Session 14: Education and the labour market: Mechanisms and comparisons
Organizer: Herman van de Werfhorstd, University of Amsterdam, Netherlands, H.G.vandeWerfhorst@uva.nl
Several mechanisms prevail as to why education has such a strong impact on labour market outcomes like earnings, class position, or being employed. Both in sociology and economics several mechanisms have been proposed, such as human capital theory, signalling theory, credentialism theory, cultural capital theory, or the theory of incentive­enhancing preferences. In this session we aim to bring together papers that focus on empirical research studying such mechanisms. This could include papers that employ designs to compare two or more theories, or papers that examine the impact of (educational or labour market) institutions on the usefulness of such mechanisms.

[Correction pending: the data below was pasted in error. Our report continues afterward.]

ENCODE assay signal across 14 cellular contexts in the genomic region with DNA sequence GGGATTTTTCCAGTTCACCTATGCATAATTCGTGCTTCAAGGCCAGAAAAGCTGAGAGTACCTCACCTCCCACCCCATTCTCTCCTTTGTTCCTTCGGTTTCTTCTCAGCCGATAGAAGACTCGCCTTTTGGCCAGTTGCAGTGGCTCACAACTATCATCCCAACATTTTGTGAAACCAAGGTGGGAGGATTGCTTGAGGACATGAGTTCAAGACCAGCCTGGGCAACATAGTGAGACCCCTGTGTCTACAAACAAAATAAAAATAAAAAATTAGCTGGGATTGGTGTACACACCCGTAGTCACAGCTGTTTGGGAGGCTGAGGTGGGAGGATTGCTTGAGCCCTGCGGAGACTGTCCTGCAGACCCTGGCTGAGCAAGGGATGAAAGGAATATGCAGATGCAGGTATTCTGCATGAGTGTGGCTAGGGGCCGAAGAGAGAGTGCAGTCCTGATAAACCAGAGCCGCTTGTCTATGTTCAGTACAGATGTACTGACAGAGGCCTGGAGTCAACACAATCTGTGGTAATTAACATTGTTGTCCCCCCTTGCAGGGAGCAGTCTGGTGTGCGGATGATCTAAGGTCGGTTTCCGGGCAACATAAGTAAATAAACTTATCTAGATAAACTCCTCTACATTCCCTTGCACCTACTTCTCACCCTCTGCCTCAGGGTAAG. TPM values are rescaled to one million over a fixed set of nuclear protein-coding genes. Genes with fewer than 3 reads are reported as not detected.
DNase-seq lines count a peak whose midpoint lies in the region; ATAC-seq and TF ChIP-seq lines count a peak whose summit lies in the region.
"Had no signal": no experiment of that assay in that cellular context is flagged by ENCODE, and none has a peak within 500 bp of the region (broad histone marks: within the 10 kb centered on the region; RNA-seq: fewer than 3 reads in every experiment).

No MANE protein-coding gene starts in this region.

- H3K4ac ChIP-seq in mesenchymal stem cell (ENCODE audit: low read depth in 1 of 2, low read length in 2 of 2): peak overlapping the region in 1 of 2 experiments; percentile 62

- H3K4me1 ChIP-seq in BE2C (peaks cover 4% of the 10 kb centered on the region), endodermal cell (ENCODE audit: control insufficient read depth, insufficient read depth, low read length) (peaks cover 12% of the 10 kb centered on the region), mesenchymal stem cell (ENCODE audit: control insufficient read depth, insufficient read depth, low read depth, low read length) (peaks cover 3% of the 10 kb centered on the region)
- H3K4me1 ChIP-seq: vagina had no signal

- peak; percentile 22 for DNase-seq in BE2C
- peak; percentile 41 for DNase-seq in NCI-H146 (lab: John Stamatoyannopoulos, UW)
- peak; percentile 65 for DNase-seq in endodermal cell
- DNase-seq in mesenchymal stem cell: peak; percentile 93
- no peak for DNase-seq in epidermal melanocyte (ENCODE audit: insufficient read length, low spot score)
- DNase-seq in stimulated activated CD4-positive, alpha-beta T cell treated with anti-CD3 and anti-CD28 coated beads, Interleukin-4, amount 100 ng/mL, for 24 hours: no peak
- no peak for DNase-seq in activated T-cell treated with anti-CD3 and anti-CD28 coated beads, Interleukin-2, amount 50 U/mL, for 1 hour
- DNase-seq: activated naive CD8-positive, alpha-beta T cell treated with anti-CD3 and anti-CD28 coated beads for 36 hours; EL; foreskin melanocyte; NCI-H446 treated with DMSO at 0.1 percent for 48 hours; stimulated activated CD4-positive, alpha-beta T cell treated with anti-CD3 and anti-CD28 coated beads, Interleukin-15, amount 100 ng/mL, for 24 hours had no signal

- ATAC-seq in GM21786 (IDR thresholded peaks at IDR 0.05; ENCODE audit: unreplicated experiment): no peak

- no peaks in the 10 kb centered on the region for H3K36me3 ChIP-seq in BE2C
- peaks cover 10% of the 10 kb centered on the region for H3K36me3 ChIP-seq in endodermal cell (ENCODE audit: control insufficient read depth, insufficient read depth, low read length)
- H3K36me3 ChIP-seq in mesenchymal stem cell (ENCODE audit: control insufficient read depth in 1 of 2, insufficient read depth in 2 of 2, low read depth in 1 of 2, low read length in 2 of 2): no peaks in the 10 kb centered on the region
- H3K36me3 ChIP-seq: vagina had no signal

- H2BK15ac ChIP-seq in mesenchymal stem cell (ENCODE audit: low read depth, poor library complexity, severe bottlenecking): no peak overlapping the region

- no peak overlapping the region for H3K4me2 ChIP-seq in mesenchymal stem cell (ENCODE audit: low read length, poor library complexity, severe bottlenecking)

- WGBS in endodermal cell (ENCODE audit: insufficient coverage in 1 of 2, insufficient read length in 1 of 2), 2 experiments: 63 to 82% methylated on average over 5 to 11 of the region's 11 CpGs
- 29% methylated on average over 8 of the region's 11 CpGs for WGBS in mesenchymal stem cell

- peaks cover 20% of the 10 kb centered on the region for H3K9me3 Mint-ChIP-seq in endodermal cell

Session 15: Inequality in old age -sources and consequences
Organizer: Noah Lewin-Epstein, Tel-Aviv University, Israel, noah1@post.tau.ac.il
Description: This session invites research papers on inequality in income older age (~ 50 and older). The focus should be on individual level and systemic factors associated with these differences, or on the ways such inequalities impact on well-being and the quality of life of older persons.

Session 16: Beyond the market transition debate: New approaches to the analysis of stratification in post-socialist countries
Organizer: Ted Gerber, University of Wisconsin-Madison, USA, tgerber@ssc.wisc.edu
Much research on post-socialist stratification has been framed by the debate over whether market transition produces particular changes in the effects of education, political position, and gender. This sessions solicits single-country or comparative analyses of post-socialist stratification patterns using alternative theoretical frameworks or novel methods of analysis

Session 17: Business meeting
Organizer: Meir Yaish, University of Haifa, Israel, myaish@univ.haifa.ac.il
Reports by the president and secretary, newly elected president, secretary and board commencing tenure.

Integrative session 5: Rational choice approaches to educational inequality and social stratification
Integrative session of Research Committees RC04 Sociology of Education, RC28 Social Stratification and RC45 Rational Choice